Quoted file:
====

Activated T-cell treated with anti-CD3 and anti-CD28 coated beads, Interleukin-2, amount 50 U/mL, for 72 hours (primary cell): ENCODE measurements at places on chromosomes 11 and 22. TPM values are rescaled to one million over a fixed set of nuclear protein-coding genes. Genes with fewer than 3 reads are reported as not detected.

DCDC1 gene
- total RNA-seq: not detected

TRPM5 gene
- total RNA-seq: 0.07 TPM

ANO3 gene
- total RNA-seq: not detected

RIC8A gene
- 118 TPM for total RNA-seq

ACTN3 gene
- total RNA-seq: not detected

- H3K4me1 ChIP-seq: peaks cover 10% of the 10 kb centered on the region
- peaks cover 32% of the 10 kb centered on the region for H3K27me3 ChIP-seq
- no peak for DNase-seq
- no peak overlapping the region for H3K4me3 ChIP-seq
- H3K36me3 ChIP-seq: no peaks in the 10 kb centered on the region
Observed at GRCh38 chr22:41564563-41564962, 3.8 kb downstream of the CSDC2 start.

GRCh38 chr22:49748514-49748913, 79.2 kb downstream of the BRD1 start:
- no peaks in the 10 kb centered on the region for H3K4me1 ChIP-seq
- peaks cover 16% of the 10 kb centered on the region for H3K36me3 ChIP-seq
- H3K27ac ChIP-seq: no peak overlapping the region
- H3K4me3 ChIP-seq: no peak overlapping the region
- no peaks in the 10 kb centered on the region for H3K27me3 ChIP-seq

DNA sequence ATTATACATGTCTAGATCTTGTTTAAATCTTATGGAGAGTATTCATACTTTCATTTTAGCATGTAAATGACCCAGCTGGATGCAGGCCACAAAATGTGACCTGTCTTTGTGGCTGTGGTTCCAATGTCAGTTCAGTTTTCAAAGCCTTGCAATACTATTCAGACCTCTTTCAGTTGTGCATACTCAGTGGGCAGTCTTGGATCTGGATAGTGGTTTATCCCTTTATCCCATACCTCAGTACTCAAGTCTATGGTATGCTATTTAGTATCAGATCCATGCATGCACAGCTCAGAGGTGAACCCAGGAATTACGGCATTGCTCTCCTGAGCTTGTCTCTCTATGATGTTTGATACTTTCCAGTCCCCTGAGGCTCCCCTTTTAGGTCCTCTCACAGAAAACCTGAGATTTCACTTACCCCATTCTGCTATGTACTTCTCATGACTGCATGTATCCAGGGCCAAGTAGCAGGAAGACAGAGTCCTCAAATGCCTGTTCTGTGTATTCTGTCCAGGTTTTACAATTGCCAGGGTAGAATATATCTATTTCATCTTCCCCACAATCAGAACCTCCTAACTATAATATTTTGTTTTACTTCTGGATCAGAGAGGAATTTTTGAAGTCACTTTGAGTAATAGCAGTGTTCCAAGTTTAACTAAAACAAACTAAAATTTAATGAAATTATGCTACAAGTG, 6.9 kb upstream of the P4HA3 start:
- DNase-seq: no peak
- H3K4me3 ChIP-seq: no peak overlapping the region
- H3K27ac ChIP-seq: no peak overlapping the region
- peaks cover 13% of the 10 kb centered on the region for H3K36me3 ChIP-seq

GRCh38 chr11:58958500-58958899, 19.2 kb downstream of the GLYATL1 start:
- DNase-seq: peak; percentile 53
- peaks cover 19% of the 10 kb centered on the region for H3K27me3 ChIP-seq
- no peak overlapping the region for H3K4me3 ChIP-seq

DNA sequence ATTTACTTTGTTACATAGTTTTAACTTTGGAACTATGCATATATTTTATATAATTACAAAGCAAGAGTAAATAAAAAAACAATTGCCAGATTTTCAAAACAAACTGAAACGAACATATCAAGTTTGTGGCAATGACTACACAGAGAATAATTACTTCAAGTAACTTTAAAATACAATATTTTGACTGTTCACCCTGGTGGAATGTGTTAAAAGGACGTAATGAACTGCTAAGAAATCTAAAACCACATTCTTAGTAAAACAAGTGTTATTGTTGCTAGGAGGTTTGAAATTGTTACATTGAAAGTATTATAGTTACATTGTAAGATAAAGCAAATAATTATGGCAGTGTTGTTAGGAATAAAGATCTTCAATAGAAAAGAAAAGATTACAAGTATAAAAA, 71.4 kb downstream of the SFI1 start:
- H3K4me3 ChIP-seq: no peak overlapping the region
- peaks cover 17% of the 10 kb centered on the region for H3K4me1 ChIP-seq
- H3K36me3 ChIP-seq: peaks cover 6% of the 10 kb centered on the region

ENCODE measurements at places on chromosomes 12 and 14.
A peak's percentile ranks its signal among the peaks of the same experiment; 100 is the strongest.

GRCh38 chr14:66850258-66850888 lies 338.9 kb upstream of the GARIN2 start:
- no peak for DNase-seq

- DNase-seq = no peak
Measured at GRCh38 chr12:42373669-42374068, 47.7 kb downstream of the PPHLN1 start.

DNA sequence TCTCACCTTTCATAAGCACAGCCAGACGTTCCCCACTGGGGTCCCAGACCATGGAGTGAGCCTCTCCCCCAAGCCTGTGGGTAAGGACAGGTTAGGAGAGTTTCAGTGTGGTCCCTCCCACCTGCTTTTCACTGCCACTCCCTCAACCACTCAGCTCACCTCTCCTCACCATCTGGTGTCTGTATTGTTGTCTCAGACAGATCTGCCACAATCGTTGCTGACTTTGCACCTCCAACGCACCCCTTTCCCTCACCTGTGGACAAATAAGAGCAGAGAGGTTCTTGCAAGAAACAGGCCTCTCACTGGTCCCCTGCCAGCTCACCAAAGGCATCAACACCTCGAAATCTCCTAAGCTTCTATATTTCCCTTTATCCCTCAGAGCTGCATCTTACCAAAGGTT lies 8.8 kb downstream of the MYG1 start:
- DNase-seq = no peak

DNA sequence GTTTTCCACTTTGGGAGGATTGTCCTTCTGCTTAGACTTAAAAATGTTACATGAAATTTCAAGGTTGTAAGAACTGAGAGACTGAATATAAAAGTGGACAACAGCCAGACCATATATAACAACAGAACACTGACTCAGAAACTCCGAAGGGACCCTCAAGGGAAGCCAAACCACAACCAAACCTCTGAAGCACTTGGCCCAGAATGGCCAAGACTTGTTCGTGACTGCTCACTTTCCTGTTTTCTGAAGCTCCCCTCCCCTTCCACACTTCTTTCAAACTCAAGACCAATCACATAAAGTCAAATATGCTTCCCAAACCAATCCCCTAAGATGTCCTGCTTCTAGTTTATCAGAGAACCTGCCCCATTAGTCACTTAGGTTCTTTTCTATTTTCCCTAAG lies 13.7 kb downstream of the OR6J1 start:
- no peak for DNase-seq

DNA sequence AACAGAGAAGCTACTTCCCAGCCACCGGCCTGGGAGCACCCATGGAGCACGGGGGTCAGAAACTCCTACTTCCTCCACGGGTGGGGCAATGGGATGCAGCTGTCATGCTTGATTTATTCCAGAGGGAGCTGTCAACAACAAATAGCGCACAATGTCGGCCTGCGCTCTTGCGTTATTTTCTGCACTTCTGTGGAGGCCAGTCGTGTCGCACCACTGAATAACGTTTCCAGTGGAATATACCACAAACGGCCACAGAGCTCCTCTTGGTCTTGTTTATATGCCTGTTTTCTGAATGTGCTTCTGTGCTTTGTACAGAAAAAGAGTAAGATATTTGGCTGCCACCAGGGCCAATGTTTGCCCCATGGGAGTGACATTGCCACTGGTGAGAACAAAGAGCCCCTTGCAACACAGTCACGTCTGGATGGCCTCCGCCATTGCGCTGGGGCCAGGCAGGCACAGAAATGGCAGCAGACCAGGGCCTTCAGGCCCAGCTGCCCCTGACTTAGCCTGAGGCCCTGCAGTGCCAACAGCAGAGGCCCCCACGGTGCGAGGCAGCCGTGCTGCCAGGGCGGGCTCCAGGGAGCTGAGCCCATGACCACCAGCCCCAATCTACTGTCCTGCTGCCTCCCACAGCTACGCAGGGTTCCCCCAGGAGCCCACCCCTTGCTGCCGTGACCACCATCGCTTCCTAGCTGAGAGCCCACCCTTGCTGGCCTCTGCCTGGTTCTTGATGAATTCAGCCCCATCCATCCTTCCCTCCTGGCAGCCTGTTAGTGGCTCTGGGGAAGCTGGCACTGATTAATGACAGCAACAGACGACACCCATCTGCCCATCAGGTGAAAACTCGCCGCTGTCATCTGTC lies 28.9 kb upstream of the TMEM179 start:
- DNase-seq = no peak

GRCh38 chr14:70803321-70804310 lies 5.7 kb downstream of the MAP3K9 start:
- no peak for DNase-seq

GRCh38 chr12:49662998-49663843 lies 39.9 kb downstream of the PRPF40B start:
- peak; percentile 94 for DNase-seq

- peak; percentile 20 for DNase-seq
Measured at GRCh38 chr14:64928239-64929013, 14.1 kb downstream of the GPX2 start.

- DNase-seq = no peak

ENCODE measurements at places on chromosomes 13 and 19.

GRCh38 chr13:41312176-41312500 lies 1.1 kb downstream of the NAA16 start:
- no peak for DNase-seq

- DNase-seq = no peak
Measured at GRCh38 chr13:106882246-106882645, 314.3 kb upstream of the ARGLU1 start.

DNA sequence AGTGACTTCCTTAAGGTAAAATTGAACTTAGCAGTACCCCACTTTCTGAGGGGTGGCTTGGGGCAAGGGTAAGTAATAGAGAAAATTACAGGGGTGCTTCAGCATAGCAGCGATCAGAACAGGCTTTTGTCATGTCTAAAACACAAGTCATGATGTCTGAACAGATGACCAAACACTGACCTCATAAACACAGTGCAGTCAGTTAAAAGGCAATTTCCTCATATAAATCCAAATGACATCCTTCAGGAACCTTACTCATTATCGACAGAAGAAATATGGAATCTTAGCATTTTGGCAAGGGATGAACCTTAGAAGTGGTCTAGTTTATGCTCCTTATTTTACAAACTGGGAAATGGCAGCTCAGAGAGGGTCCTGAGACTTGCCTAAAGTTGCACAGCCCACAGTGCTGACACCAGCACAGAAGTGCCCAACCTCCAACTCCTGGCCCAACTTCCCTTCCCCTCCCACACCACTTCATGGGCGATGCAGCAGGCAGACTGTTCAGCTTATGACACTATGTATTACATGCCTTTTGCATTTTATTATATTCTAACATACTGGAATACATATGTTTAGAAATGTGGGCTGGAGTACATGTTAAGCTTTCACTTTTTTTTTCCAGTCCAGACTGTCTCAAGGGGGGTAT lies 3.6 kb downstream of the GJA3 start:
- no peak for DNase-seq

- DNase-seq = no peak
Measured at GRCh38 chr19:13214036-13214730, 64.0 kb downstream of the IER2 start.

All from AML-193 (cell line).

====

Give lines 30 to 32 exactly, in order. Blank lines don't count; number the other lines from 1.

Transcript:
- DNase-seq: peak; percentile 53
- peaks cover 19% of the 10 kb centered on the region for H3K27me3 ChIP-seq
- no peak overlapping the region for H3K4me3 ChIP-seq